Automatic Acceleration if GPU is Available?

Hey guys, I’m currently working on enhancing an existing library my team has put together in C++ called GSAP (Generic Software Architecture for Prognostics,

I won’t get too much into the details of the library itself, but most of our prognostic problems have a model associated with them we use in monte carlo simulation. In an attempt to produce more accurate results and also speed up the GSAP models, I’m looking to use CUDA to run the particles from the simulation in parallel. As of now I’ve had success with porting one of our models over to CUDA and had fantastic performance results.

The problem here lies in the need to create separate modules for each prognostic model. This effectively doubles the work each time one of the models is updated, or a new one is created as a model will now have both GPU and CPU versions. My group has collectively decided we’re better off trying to find a way around this, ideally keeping our library to a single module per model and somehow combining the GPU and CPU models.

I’ve done a bit of looking around on this topic and the only thing I could find that was really related was this article here:

I was able to extend this a bit and use a bash script to determine if the machine in which compilation takes place on has a CUDA enabled device, pointing to different makefile targets in which the GPU target uses compiler directives to select the proper model version. Unfortunately while this is a solution to the problem of dynamically deciding which model to use (GPU if possible, otherwise just default to CPU), it is not a solution to the issue of requiring multiple modules for each model version.

My question to you guys is this an existing issue that others have had to work around, and if so what is the recommended approach here? Hopefully what I’m looking to do has been described well enough above but if you’d like me to expand at all please let me know.


In a project of mine, I’ve come up with the following.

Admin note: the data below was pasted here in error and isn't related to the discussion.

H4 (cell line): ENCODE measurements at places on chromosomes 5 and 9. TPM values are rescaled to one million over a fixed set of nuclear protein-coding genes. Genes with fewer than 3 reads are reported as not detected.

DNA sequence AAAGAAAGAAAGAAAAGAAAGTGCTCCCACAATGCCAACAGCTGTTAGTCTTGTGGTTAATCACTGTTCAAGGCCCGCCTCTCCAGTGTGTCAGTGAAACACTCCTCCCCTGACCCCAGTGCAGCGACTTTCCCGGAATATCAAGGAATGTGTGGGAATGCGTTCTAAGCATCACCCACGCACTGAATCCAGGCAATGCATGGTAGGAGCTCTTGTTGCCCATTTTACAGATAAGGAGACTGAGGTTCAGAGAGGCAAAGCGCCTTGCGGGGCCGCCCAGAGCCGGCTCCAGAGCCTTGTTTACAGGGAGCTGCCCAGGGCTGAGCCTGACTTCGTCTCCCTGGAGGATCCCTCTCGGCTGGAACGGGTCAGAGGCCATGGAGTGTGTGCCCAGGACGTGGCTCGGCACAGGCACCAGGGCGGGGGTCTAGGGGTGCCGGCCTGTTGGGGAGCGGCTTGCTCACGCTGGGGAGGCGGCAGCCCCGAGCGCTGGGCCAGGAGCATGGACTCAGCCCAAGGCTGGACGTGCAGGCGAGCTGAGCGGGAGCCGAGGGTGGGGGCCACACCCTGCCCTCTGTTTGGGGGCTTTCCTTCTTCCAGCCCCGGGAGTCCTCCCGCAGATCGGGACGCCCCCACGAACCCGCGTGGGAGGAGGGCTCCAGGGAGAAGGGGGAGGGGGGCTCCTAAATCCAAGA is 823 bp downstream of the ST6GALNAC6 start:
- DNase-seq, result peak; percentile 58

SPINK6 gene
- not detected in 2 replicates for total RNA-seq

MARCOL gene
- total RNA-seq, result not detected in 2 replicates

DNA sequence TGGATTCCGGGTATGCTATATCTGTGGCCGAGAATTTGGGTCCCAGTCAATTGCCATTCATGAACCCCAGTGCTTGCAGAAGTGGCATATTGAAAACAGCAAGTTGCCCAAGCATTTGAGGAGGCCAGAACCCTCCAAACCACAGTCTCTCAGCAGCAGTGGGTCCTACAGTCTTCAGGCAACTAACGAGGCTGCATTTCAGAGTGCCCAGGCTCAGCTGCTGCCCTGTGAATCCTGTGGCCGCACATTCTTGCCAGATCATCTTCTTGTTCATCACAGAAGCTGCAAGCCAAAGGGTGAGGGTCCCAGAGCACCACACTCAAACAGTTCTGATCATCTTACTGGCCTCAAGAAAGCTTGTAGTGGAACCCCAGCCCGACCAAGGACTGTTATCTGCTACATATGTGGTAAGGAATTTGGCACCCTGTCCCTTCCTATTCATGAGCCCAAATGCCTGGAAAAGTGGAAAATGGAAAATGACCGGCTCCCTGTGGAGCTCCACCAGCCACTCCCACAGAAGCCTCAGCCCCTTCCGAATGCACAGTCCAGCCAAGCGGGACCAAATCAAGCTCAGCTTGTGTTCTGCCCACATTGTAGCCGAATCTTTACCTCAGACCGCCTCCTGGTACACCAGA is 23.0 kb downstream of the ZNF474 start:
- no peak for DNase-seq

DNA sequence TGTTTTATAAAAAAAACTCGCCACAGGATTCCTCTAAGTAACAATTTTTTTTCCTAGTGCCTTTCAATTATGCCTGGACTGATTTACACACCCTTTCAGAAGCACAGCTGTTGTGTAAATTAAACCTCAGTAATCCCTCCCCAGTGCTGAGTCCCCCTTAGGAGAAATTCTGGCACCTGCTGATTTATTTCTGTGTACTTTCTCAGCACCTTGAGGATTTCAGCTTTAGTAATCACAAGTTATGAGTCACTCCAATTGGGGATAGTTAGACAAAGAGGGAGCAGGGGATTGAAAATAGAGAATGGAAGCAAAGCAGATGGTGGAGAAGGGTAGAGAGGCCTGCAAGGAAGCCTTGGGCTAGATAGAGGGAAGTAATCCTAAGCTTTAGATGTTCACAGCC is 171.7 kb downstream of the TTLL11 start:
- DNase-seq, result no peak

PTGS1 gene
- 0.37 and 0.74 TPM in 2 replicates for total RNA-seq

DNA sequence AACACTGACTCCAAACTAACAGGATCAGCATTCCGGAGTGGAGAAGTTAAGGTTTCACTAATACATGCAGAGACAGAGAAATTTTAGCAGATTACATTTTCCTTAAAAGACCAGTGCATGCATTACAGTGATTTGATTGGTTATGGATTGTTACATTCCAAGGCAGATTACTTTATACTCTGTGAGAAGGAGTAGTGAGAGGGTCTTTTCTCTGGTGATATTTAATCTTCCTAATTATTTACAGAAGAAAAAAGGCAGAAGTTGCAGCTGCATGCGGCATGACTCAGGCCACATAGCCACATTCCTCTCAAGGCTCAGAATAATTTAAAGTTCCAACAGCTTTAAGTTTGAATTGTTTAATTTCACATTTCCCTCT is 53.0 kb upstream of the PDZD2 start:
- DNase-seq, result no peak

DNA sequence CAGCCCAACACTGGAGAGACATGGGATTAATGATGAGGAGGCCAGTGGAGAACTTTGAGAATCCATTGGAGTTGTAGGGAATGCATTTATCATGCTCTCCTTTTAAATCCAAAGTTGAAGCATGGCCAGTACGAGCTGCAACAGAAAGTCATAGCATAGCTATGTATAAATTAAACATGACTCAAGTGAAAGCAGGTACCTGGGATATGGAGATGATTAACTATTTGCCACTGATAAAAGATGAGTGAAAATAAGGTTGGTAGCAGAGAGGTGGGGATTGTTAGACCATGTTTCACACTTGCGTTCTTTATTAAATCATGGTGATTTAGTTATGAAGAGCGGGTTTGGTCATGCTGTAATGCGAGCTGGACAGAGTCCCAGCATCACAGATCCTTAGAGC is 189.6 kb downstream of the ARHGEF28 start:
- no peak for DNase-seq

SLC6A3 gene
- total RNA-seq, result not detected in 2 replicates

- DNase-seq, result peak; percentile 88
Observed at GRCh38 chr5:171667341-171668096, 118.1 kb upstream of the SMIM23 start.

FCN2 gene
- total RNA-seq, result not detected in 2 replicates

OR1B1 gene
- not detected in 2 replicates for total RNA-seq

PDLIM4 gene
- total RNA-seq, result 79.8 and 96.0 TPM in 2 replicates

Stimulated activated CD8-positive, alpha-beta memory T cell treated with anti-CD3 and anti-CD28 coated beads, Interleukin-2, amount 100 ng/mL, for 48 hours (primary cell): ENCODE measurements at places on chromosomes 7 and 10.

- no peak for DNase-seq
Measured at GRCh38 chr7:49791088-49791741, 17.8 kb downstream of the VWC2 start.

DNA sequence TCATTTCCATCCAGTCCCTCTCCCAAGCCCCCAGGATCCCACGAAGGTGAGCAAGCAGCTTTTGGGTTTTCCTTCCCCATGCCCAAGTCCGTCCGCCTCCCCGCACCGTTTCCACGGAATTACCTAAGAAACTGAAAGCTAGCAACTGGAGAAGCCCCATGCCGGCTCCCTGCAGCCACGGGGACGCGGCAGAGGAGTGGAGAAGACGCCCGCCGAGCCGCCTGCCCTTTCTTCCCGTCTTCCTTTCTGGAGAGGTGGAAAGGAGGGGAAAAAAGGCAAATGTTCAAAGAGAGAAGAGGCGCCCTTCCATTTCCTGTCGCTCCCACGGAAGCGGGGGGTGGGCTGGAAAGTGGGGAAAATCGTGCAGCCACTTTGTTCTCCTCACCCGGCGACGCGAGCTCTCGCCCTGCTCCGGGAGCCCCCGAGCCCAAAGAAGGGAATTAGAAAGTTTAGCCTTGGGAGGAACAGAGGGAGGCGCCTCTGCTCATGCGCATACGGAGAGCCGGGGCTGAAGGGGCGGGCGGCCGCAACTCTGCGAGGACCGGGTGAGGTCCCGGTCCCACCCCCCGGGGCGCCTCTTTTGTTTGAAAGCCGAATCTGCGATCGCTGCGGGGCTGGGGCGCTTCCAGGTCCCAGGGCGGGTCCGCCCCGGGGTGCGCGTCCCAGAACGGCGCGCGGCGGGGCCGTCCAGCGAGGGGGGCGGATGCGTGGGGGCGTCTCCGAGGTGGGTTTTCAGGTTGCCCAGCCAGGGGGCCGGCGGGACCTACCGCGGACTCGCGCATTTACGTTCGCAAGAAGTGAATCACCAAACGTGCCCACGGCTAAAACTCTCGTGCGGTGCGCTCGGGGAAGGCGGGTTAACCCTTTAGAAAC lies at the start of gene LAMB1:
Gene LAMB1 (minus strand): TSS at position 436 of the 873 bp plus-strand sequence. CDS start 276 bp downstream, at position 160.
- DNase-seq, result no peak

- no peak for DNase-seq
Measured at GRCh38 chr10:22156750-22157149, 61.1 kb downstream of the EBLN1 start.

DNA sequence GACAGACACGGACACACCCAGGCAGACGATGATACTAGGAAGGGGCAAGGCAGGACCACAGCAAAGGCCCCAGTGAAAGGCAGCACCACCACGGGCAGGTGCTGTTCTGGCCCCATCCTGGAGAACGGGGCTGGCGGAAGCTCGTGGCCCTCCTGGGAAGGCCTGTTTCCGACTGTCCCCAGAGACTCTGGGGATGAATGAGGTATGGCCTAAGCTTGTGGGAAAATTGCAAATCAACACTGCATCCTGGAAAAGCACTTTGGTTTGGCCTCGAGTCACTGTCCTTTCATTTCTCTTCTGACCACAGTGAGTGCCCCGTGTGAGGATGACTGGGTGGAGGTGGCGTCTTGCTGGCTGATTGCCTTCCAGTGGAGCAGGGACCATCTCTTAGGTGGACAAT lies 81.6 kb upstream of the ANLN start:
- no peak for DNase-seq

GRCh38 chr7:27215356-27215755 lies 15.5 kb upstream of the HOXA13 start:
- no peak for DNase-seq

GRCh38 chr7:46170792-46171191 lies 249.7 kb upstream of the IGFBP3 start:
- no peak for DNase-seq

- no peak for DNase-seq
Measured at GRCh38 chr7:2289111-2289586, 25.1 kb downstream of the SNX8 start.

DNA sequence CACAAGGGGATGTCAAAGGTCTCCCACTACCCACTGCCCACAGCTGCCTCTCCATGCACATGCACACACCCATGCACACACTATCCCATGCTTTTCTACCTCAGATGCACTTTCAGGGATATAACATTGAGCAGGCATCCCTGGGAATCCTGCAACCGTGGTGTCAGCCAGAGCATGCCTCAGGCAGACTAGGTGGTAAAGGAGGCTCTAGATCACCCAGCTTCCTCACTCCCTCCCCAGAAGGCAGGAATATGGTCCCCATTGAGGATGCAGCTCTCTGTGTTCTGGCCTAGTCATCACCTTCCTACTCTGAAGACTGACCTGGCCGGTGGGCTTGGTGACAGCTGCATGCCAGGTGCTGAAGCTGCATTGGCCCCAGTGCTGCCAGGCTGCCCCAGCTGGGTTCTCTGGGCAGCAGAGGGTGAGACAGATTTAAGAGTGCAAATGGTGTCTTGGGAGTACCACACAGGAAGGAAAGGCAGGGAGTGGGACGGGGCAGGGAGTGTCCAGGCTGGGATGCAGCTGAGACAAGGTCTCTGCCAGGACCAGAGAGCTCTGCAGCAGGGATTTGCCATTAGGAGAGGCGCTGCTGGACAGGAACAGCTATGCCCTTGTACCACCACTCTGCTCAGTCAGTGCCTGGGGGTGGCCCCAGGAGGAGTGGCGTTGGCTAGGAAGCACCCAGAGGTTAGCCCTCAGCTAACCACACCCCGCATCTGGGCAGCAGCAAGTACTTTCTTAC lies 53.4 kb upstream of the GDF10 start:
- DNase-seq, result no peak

I put the logic of the simulation in a host device function.
Then, inside this function I used the macro CUDA_ARCH to choose between normal for-loop in the cpu version and a grid-strided CUDA loop in the device version. Finally, I can either call this function directly (host version) or inside a kernel (device version).

Something like this:

#ifdef __CUDACC__
    #define HOSTQUALIFIER __host__
    #define DEVICEQUALIFIER __device__
    #define HOSTDEVICEQUALIFIER __host__ __device__
    #define KERNEL __global__
    #define KERNEL

void calculate(...parameters...){
#ifdef __CUDA_ARCH__
	// on the device, we use the global thread Id to index the data
	for(int index = blockIdx.y * blockDim.y + threadIdx.y; index < N; index += blockDim.y * gridDim.y){
	// on the host, we use OpenMP to parallelize looping over cosines
	#pragma omp parallel for
	for(int index = 0; index < N; index++){
		// do calculation


void calculateKernel(...parameters...){	

void calculate_cpu(...parameters...){

#ifdef __CUDACC__
void calculate_gpu(...parameters...){
	calculateKernel<<<grid, block, smem, stream>>>(...parameters...);

That’s exactly what I was looking for, I had no idea you could actually use both attributes to get a function into both the GPU and CPU compilation pipelines. Thank you very much!

As a short followup question, does this allow you to put everything in a .cpp file instead of .cu, and still be compiled into a GPU build with NVCC? To my understanding it’ll get split into host and device compilation pipelines, so it won’t cause problems on a system without a device as that pipeline never gets created, but it will compile the GPU version just fine on CUDA-enabled sytems, even without the extension being .cu?

Update: Found what I was looking for, the -x flag can be used to treat cpp files as if they were .cu! Awesome!

OpenACC sounds like a good fit if your goal is to avoid code duplication.
It is available e.g. in the GNU GCC compiler or PGI compiler.